There are a couple of scriptures I’d like us to examine, so let’s first start with James 1:13-14: “When tempted, no one should say, ‘God is tempting me.’ For God cannot be tempted by evil, nor does He tempt anyone; but each one is tempted when, by his own evil desire, he is dragged away and enticed.” If God is not the source of our temptation, then who is? We are! Y’all, James is so good about coming right out with it, telling us the truth about our actions without sugar-coating it for our tender egos. In these verses, I imagine him pointing his finger in my face and telling me to stop tempting myself; stop putting myself in situations where I’m likely to face temptation and then blaming God for the temptation I face. It. Is. Not. His. Doing. Thank you, James, duly noted.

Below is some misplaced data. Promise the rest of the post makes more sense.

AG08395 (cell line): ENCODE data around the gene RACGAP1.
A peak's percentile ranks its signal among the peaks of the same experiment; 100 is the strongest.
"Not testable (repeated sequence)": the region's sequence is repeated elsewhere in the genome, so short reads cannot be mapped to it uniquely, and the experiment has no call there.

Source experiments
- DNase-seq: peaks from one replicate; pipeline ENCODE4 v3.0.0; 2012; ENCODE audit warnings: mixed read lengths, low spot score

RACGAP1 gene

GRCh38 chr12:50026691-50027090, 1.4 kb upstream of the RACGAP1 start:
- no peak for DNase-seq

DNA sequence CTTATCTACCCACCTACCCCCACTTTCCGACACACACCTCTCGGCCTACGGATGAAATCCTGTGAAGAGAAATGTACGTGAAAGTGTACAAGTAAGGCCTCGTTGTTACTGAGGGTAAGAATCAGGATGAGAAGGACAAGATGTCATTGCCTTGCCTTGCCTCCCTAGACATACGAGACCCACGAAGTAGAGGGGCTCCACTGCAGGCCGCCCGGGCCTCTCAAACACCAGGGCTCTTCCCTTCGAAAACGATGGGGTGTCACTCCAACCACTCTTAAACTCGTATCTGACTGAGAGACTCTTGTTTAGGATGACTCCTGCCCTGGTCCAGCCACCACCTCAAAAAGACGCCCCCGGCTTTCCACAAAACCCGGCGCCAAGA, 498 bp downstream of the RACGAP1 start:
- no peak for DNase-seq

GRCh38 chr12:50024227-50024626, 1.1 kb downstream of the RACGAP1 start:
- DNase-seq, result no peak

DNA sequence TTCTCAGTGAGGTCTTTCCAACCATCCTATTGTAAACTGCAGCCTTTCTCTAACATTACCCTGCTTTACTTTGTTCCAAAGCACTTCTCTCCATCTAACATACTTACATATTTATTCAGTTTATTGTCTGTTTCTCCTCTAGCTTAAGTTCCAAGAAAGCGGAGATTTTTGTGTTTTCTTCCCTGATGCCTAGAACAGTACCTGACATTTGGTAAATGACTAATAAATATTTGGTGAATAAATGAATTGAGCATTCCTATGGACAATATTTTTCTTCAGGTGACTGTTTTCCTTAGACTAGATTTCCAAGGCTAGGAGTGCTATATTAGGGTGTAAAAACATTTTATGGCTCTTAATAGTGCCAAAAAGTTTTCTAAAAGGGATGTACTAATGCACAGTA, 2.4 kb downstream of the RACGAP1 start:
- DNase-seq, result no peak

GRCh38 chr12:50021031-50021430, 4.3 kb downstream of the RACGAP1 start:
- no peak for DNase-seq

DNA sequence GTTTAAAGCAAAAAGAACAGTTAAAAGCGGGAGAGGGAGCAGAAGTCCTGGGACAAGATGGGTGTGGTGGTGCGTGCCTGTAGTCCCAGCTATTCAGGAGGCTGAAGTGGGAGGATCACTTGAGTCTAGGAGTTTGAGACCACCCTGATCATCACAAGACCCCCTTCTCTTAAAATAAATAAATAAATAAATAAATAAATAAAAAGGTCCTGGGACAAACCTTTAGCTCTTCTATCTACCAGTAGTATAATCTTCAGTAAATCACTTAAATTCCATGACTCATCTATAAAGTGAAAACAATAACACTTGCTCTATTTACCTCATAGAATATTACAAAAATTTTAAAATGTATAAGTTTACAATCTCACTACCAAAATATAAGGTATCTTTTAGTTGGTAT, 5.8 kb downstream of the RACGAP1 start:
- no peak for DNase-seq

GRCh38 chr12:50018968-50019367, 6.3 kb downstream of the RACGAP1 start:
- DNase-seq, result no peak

Fortunately, like all earthly roads, we aren’t expected to travel this one alone. Paul encourages us in 1 Corinthians 10:13 with these words on temptation: “No temptation has seized you except what is common to man. And God is faithful; He will not let you be tempted beyond what you can bear. But when you are tempted, He will also provide a way out so that you can stand up under it.” This verse is a little denser than the one previous, so let’s take a minute to unpack it.

First, Paul wants us to rest in the fact that regardless of the temptation we are facing–no matter how many, no matter how serious–we aren’t alone. There exists not a single temptation that hasn’t already tried its hand on someone else.